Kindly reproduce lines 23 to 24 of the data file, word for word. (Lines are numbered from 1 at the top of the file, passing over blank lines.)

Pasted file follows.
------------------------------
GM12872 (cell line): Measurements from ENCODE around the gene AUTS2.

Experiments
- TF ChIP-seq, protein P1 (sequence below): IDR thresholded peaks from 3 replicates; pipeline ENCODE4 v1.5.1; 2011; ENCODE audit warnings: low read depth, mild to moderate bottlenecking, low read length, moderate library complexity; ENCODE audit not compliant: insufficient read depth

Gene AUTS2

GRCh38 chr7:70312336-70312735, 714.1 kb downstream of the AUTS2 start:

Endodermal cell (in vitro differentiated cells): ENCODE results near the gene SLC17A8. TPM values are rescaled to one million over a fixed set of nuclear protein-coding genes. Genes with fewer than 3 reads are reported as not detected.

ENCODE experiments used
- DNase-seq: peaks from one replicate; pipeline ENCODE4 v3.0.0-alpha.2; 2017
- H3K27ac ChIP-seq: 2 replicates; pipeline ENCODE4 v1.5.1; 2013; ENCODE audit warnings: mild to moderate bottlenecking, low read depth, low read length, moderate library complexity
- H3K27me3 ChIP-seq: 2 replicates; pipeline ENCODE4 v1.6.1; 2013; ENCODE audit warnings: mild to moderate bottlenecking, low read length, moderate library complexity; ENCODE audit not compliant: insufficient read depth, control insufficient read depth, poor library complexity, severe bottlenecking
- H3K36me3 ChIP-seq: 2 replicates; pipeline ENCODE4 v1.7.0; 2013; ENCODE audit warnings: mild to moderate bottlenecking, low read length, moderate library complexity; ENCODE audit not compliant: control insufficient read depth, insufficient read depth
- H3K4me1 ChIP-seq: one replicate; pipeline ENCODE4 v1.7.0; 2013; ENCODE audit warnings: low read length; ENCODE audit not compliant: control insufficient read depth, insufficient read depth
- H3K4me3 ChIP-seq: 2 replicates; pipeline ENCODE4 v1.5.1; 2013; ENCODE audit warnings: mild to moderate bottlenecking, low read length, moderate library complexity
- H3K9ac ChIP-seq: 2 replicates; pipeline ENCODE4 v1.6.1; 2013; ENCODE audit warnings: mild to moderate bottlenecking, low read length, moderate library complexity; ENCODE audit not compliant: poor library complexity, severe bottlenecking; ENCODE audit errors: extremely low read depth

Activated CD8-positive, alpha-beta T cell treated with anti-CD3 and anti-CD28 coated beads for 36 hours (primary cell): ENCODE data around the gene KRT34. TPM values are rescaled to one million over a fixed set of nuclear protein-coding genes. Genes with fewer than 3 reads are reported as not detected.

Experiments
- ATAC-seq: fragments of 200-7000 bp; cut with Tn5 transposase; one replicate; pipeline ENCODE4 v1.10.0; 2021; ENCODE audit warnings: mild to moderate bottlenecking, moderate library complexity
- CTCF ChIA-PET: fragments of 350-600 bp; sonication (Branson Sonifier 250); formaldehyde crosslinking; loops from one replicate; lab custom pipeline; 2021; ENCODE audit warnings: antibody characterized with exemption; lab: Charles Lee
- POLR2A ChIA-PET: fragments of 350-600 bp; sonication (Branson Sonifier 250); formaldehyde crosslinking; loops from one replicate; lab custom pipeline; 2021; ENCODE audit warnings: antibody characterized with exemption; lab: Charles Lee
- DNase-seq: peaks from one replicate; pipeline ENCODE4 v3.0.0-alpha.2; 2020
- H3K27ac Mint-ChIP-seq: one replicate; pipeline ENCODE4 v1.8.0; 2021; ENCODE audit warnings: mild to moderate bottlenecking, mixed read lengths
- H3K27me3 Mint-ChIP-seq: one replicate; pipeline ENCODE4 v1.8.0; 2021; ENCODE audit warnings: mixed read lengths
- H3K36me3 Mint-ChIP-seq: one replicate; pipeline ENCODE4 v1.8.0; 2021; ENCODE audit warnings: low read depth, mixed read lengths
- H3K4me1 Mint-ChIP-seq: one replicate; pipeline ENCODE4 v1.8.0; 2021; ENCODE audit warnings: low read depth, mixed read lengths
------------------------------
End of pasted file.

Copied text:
- H3K36me3 Mint-ChIP-seq: one replicate; pipeline ENCODE4 v1.8.0; 2021; ENCODE audit warnings: low read depth, mixed read lengths
- H3K4me1 Mint-ChIP-seq: one replicate; pipeline ENCODE4 v1.8.0; 2021; ENCODE audit warnings: low read depth, mixed read lengths